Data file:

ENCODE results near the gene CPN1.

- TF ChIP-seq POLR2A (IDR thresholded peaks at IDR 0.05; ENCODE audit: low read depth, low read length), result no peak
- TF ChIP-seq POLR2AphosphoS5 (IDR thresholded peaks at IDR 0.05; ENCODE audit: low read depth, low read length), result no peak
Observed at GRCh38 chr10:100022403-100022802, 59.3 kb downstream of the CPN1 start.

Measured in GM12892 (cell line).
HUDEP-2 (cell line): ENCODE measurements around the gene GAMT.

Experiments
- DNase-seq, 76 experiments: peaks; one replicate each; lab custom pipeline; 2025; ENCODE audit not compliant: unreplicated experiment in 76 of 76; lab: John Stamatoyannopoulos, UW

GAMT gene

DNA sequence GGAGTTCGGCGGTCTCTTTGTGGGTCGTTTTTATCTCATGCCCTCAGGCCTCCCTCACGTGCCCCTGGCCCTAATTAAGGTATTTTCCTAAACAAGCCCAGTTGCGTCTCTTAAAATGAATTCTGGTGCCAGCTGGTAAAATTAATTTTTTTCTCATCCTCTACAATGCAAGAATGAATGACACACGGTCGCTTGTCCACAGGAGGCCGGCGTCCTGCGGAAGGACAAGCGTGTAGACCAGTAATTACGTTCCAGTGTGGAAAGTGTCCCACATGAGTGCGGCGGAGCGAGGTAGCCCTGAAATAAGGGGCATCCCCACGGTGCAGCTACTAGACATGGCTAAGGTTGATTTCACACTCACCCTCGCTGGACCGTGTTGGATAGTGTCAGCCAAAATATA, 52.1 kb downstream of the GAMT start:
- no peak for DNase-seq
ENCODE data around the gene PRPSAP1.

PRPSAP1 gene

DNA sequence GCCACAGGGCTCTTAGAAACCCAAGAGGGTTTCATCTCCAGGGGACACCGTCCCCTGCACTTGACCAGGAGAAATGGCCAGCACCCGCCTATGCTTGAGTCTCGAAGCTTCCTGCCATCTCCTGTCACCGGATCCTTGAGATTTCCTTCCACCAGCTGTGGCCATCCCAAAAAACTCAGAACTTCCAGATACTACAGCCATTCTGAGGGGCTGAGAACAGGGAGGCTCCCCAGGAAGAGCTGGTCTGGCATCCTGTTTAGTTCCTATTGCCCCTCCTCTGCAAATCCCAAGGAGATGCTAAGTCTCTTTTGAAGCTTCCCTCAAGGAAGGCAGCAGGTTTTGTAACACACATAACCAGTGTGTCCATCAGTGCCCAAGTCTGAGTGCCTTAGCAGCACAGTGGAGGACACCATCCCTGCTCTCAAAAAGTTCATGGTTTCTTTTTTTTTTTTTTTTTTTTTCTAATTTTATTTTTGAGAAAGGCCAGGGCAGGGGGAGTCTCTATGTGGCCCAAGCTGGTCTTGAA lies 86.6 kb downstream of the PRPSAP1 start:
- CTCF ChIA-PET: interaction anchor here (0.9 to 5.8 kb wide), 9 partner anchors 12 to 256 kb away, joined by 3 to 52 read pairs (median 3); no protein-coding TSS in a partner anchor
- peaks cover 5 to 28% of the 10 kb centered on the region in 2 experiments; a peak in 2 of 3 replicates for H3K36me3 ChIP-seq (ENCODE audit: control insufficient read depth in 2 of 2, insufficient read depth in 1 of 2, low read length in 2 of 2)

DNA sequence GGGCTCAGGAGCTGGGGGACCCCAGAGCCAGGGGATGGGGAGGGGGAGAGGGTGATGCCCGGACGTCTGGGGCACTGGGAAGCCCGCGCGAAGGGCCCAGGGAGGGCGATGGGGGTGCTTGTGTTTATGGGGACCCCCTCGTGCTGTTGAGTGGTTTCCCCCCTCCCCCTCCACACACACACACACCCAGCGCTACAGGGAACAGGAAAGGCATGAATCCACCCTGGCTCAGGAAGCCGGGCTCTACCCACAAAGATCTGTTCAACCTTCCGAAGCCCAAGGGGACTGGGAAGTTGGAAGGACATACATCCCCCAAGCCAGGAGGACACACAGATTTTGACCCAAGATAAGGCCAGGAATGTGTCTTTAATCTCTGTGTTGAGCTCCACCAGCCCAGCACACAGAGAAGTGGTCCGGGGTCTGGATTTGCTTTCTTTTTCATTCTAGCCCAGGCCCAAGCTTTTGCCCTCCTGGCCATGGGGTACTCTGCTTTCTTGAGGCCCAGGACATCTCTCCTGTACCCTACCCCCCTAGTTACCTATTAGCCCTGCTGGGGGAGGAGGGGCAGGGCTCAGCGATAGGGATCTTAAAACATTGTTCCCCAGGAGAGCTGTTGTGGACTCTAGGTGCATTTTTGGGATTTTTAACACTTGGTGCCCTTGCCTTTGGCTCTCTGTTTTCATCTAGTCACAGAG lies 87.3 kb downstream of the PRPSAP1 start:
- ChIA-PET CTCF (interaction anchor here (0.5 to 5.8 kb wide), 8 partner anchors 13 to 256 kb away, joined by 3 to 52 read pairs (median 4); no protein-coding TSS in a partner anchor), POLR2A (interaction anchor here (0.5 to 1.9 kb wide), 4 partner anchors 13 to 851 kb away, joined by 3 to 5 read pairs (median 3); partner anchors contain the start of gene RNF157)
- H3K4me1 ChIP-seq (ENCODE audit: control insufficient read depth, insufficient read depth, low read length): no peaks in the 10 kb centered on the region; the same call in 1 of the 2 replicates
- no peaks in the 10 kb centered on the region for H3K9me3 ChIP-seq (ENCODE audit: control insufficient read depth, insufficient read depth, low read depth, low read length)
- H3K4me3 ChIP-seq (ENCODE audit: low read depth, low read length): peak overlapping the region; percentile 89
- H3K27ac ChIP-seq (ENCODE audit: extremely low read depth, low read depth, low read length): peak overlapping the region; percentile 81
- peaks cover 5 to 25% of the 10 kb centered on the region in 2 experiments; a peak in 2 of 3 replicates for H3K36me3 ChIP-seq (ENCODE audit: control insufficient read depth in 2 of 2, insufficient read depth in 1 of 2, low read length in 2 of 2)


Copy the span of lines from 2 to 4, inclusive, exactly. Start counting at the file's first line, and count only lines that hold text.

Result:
- TF ChIP-seq POLR2A (IDR thresholded peaks at IDR 0.05; ENCODE audit: low read depth, low read length), result no peak
- TF ChIP-seq POLR2AphosphoS5 (IDR thresholded peaks at IDR 0.05; ENCODE audit: low read depth, low read length), result no peak
Observed at GRCh38 chr10:100022403-100022802, 59.3 kb downstream of the CPN1 start.